If you would like to see how the U.S. National Archives and Records Administration restores and preserves old records, especially fire-damaged documents, you should watch a YouTube video.
The video even shows how the National Personnel Records Center (NPRC) can scan and digitize fire-damaged documents that are blackened so much that the text is not readable by the human eye. The digitization process can actually read black text on black, fire-damaged paper.
NOTE: You may remember the National Personnel Records Center (NPRC) had a huge fire on July 12, 1973. It was not until July 16, nearly four and a half days after the first reports, that the local fire department called the fire officially out. Millions of military records were damaged or destroyed by the fire, by water from the firefighting effort, and by mold after the file. You can read more at https://www.archives.gov/personnel-records-center/fire-1973.
The video is several years old but the information in it appears to still be current.
Here is the National Archives’ description of the video:
“Go behind-the-scenes to see NPRC’s new state-of-the-art preservation lab. In 1973 a fire in NPRC’s former building destroyed 18 million military personnel files. Six million more were recovered with varying degrees of fire and water damage. As individual files are requested, preservation technicians painstakingly treat the documents for damage and mold. Preservation officer Marta O’Neill and her staff demonstrate the arduous work required to preserve these permanent records of the United States. The preservation lab also treats archival microfilm, an extensive process shown in the video. In the digital section of the preservation lab, military personnel files of “Persons of Exceptional Prominence” are scanned and the images transferred to CDs. In this manner frequently requested records are removed from circulation and preserved, even as their contents are made available to the public. And in a startling display of digital technology, viewers see how text seemingly lost to fire damage can be restored to legibility.”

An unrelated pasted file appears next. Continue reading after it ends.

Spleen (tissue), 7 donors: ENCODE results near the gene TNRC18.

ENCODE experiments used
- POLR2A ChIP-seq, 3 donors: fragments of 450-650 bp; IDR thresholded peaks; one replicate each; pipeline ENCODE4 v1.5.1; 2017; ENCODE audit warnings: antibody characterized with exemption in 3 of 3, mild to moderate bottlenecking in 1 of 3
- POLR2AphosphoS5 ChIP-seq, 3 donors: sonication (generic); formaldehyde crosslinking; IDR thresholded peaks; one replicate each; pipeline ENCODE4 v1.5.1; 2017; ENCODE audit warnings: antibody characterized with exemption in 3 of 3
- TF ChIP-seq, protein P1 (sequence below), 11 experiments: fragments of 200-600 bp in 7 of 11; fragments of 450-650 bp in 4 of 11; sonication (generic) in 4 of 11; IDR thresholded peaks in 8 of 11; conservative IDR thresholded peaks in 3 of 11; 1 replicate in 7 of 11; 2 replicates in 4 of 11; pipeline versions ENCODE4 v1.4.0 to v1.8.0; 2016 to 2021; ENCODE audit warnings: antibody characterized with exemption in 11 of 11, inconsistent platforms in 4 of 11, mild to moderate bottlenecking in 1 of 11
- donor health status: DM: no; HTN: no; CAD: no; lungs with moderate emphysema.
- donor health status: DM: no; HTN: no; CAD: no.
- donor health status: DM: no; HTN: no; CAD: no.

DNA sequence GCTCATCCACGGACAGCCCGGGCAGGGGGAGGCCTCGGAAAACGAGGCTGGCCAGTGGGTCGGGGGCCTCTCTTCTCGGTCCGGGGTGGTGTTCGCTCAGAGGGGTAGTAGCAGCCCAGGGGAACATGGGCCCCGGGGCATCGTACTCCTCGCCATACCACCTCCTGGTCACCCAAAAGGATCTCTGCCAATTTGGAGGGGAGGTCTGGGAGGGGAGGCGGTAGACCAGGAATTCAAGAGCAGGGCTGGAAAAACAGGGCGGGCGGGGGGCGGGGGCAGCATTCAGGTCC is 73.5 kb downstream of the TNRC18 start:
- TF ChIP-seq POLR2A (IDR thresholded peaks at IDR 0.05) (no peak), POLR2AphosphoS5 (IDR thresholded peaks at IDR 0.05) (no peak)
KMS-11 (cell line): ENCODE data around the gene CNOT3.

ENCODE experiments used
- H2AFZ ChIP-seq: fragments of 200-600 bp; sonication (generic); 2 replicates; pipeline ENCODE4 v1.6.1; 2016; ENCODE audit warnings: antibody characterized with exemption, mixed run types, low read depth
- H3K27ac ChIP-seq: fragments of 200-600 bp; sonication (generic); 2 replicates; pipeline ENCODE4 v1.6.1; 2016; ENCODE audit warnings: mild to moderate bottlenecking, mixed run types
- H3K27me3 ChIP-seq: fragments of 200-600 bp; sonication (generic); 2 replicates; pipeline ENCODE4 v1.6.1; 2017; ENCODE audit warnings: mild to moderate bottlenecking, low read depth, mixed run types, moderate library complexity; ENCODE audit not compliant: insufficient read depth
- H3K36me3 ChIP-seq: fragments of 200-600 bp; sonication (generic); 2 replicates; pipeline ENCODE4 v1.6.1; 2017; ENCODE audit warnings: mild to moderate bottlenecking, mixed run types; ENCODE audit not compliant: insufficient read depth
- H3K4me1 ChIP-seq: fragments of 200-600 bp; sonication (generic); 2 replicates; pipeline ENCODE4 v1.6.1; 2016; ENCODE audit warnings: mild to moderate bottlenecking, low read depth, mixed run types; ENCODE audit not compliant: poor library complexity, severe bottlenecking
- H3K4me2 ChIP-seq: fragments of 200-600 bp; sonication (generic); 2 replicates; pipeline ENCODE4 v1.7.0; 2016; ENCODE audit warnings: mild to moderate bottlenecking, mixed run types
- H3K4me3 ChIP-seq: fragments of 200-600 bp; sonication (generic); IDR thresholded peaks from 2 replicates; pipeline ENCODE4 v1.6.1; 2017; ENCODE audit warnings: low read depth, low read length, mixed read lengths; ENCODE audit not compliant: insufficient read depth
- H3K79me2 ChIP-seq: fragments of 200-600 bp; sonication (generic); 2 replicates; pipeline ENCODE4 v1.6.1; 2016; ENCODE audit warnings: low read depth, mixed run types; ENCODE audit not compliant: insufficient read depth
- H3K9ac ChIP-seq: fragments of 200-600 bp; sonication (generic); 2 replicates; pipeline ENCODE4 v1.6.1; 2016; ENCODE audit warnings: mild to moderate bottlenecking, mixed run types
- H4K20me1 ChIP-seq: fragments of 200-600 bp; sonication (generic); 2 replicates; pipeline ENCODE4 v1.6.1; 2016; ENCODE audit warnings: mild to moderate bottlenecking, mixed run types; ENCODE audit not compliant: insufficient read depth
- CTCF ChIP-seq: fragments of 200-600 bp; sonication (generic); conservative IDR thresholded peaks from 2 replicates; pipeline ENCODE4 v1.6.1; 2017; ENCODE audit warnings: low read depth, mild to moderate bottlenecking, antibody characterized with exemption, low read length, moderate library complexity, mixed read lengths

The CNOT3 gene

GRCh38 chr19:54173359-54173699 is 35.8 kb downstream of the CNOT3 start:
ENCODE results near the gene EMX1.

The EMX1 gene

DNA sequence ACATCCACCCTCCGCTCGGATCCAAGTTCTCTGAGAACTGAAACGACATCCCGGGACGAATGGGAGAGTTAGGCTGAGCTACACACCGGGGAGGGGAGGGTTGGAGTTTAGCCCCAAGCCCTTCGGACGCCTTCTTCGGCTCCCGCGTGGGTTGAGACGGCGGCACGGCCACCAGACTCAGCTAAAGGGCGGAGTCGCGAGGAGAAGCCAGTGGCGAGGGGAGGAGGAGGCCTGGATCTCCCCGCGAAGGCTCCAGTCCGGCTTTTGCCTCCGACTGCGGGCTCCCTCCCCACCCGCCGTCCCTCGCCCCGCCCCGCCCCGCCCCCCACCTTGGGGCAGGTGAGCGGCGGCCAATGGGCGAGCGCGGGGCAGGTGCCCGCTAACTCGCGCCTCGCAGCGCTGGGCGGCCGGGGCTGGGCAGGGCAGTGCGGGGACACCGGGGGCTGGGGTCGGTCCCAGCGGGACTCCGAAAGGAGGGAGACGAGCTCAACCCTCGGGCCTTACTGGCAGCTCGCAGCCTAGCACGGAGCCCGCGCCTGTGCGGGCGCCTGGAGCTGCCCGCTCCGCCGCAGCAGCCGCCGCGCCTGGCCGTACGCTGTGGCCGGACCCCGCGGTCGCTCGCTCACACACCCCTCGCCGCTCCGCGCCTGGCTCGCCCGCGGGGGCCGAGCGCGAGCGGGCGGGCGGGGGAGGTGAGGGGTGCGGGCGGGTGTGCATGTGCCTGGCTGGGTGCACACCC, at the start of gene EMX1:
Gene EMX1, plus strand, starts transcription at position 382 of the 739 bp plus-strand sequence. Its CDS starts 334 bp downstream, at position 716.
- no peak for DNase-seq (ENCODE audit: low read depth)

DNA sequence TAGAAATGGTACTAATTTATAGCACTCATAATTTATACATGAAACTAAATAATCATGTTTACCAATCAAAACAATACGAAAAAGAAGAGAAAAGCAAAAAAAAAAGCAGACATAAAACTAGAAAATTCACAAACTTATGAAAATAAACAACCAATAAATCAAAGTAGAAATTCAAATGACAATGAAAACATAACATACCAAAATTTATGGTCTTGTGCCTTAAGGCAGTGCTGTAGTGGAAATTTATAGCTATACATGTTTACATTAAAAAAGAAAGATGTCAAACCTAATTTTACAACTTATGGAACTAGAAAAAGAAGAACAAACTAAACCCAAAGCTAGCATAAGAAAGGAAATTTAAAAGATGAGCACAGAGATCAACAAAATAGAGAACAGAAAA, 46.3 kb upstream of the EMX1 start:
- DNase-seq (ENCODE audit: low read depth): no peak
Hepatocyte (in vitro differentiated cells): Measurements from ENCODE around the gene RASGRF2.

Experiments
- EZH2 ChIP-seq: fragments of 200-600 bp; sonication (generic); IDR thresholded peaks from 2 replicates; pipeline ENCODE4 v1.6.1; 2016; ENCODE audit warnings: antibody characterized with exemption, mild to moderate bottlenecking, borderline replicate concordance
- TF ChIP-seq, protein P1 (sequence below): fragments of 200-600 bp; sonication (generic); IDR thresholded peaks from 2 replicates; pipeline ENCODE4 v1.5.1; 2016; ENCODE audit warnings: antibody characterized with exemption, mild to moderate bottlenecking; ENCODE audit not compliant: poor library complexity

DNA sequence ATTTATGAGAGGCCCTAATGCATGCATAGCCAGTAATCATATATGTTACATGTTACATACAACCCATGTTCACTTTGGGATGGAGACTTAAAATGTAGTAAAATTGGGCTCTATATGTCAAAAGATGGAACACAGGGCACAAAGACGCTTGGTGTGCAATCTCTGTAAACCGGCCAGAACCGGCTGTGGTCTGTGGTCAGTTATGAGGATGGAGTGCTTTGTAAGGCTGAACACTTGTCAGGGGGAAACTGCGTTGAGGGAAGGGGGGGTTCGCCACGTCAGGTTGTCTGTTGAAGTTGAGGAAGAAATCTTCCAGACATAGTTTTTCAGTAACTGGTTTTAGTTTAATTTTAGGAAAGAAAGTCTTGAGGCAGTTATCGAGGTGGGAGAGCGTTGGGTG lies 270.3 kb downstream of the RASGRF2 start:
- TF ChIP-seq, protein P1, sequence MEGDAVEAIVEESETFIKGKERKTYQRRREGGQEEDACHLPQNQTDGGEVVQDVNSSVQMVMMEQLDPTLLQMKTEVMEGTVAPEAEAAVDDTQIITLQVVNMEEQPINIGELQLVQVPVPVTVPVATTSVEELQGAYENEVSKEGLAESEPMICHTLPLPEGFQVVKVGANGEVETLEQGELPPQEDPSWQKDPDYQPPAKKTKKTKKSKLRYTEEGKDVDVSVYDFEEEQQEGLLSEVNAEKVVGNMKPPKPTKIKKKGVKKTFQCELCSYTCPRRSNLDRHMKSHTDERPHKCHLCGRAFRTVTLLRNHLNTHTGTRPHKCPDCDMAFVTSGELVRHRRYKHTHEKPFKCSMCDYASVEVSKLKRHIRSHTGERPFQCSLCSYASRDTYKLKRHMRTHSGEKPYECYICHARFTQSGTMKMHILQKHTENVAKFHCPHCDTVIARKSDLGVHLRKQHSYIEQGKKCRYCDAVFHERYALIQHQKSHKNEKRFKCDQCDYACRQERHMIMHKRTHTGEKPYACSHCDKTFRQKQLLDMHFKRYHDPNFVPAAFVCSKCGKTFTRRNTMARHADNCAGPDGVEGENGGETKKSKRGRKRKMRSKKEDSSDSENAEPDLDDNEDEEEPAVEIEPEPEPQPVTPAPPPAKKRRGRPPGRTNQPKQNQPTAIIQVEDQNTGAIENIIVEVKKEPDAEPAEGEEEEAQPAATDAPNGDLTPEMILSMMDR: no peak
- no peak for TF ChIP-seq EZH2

You can find the video at YouTube.com/watch/?v=2xNvAudiRwU or in the video player below: